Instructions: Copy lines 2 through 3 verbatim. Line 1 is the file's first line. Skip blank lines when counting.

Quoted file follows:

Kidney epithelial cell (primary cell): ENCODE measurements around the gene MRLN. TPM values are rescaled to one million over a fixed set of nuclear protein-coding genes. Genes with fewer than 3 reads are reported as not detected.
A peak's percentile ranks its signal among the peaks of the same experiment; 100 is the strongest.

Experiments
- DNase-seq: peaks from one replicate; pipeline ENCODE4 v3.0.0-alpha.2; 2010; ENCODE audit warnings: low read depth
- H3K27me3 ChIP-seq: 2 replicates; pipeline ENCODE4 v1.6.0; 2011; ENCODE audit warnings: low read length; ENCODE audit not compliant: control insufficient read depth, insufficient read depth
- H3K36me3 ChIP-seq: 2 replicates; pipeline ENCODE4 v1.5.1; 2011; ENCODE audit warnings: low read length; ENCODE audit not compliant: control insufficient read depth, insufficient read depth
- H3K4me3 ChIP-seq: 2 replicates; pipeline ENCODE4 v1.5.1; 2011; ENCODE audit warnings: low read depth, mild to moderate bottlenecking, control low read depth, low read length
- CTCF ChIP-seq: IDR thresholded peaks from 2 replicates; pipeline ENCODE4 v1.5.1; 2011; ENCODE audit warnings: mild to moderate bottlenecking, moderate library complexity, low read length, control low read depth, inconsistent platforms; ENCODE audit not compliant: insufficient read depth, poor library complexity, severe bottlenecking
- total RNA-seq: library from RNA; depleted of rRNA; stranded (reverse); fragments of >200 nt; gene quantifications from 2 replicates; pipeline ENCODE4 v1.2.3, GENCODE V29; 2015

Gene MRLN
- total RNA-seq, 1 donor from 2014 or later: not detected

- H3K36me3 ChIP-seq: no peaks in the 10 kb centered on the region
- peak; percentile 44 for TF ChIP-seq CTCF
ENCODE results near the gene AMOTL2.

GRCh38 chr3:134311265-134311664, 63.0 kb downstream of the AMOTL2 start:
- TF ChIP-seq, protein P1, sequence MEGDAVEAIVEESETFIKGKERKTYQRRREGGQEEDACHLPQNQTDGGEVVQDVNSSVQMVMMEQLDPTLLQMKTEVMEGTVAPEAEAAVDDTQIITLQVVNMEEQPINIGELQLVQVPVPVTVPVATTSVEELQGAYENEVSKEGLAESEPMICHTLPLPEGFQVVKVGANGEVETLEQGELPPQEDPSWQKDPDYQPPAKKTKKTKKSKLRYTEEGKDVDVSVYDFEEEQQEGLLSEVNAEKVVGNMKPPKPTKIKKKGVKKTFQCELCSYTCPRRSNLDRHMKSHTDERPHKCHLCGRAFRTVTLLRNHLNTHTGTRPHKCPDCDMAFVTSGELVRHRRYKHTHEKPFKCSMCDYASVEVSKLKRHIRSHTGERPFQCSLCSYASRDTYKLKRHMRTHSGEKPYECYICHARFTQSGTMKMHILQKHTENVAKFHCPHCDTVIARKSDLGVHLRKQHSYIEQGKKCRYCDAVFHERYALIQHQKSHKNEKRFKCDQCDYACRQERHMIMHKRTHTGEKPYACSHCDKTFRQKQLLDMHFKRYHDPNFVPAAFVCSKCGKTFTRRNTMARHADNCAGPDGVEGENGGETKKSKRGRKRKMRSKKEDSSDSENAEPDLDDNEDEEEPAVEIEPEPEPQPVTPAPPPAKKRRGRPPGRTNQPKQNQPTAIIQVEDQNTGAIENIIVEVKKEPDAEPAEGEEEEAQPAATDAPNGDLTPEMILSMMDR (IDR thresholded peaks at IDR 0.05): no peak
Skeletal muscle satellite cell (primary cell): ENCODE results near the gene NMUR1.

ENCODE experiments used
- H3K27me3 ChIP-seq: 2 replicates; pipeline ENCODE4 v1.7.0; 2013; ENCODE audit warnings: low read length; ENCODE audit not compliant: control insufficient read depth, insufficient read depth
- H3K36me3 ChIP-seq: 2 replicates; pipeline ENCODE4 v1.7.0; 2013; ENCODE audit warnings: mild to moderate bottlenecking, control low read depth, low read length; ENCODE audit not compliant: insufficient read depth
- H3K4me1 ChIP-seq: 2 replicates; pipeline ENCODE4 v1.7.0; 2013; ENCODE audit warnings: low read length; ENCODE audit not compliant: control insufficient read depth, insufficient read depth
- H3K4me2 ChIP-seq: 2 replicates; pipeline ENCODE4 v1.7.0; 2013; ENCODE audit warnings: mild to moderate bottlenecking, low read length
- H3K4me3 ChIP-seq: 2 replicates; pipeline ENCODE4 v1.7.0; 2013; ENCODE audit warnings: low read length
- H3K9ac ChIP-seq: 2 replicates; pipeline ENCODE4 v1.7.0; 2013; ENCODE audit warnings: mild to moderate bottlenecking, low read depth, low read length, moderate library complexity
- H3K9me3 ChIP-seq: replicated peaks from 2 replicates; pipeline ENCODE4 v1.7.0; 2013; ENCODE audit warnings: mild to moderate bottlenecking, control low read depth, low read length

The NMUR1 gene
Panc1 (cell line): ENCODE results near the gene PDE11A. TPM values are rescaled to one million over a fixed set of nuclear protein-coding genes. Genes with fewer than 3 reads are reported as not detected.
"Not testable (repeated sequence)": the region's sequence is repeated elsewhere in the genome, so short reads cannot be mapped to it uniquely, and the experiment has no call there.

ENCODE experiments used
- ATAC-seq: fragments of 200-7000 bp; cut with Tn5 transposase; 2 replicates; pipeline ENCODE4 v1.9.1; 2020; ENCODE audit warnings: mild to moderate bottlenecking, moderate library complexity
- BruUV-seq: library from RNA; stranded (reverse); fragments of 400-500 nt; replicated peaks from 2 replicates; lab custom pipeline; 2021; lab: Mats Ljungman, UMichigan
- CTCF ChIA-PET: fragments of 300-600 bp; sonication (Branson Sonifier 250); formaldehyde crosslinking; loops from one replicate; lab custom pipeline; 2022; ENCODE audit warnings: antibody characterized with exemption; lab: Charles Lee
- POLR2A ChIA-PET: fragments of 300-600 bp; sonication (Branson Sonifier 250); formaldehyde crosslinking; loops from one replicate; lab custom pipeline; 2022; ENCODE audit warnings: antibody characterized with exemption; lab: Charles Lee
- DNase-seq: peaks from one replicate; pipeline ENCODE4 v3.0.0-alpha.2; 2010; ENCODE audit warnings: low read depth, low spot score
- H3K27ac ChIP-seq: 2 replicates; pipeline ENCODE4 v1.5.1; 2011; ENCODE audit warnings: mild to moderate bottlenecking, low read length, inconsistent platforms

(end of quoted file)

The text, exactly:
A peak's percentile ranks its signal among the peaks of the same experiment; 100 is the strongest.

Experiments